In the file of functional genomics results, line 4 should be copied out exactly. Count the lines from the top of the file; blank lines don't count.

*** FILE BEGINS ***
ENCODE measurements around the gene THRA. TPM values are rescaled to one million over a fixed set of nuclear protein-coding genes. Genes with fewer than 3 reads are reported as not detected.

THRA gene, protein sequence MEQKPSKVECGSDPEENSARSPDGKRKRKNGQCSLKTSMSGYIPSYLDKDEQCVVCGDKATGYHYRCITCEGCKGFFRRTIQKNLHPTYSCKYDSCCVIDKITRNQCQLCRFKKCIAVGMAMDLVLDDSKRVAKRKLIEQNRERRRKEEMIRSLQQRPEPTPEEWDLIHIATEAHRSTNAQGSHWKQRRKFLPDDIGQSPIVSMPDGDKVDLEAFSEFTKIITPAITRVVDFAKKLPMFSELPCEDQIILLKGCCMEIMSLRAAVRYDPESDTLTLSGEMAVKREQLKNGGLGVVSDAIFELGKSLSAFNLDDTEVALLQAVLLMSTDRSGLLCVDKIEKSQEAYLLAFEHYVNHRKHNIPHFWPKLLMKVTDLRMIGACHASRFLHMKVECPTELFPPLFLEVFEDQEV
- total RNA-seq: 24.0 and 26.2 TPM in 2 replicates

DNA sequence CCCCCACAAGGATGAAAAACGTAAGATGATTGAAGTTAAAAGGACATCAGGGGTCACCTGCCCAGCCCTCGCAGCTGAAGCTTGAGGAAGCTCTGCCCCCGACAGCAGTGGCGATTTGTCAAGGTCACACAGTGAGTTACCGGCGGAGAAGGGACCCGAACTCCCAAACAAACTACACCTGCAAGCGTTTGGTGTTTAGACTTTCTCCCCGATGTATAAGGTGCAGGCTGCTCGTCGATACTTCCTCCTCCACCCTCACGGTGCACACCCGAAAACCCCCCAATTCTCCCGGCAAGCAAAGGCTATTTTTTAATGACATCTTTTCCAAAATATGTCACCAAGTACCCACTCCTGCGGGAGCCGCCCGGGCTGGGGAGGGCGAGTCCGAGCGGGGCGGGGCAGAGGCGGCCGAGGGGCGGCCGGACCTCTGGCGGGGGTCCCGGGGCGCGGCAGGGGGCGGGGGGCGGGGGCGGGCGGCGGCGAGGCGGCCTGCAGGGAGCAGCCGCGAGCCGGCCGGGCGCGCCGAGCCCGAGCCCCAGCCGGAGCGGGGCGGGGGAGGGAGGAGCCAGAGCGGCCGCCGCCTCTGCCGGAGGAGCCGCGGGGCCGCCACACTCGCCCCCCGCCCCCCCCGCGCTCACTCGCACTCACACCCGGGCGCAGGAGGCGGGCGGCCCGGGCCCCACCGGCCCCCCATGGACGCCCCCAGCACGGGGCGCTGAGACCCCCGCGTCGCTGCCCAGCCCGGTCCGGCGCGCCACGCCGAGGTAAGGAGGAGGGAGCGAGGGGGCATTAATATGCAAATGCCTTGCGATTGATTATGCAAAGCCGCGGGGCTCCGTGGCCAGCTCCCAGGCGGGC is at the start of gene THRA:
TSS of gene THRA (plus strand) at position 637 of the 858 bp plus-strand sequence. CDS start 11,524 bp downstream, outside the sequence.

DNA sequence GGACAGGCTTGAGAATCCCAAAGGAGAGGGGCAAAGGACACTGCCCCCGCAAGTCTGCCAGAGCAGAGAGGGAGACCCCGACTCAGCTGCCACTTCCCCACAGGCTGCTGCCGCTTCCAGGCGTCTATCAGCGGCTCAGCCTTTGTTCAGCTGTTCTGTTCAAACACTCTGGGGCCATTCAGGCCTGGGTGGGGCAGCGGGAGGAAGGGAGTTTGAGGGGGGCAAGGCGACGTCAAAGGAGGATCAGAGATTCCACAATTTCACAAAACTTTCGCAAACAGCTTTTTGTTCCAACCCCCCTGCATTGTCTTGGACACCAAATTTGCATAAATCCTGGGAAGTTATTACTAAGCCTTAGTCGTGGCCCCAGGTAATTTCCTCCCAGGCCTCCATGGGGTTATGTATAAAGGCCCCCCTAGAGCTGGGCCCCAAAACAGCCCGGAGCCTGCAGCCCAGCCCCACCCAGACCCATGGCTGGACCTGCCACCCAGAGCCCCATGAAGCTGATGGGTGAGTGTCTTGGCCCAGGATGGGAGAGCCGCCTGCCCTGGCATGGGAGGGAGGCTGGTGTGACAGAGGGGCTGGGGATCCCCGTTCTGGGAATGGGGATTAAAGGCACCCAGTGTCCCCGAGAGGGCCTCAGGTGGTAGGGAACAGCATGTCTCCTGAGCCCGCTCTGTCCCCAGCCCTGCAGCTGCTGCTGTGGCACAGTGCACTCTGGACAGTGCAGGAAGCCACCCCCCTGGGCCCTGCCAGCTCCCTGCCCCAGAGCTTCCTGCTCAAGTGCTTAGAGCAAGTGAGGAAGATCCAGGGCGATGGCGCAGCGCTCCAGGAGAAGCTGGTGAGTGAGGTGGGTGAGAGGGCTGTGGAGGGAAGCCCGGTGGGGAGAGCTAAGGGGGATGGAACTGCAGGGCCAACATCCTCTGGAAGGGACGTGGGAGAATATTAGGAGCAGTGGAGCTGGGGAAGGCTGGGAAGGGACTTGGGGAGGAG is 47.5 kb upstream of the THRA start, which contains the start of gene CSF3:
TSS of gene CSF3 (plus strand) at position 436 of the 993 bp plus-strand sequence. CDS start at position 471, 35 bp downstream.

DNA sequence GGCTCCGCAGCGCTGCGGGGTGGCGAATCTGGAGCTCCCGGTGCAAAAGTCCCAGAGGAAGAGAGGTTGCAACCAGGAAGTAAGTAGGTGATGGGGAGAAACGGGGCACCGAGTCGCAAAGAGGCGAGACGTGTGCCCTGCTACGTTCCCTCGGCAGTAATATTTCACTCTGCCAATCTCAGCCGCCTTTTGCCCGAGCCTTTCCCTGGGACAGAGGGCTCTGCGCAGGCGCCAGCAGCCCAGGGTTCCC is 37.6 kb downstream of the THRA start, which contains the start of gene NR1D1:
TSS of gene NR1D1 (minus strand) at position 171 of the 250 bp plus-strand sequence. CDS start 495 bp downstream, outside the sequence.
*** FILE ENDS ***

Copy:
DNA sequence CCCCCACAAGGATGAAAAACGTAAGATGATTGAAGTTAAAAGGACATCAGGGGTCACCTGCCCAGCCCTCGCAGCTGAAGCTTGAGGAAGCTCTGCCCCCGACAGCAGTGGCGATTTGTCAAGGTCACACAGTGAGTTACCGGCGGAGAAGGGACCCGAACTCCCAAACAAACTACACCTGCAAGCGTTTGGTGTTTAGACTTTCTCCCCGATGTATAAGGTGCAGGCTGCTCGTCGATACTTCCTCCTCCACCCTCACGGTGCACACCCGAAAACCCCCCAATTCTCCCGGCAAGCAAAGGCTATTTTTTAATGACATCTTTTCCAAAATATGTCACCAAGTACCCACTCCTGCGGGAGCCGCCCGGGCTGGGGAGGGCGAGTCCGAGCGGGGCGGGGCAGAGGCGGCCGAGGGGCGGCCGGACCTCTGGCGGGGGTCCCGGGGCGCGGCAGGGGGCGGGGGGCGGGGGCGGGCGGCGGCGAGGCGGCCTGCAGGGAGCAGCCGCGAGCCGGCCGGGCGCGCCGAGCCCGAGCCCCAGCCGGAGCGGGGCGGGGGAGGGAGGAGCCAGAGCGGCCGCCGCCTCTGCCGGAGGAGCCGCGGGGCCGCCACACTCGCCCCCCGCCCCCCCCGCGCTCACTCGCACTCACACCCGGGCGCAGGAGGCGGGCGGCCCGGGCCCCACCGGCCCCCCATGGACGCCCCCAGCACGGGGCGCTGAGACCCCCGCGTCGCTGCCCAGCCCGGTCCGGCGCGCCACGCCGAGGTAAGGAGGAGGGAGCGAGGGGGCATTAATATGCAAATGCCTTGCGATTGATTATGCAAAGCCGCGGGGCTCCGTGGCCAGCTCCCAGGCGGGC is at the start of gene THRA: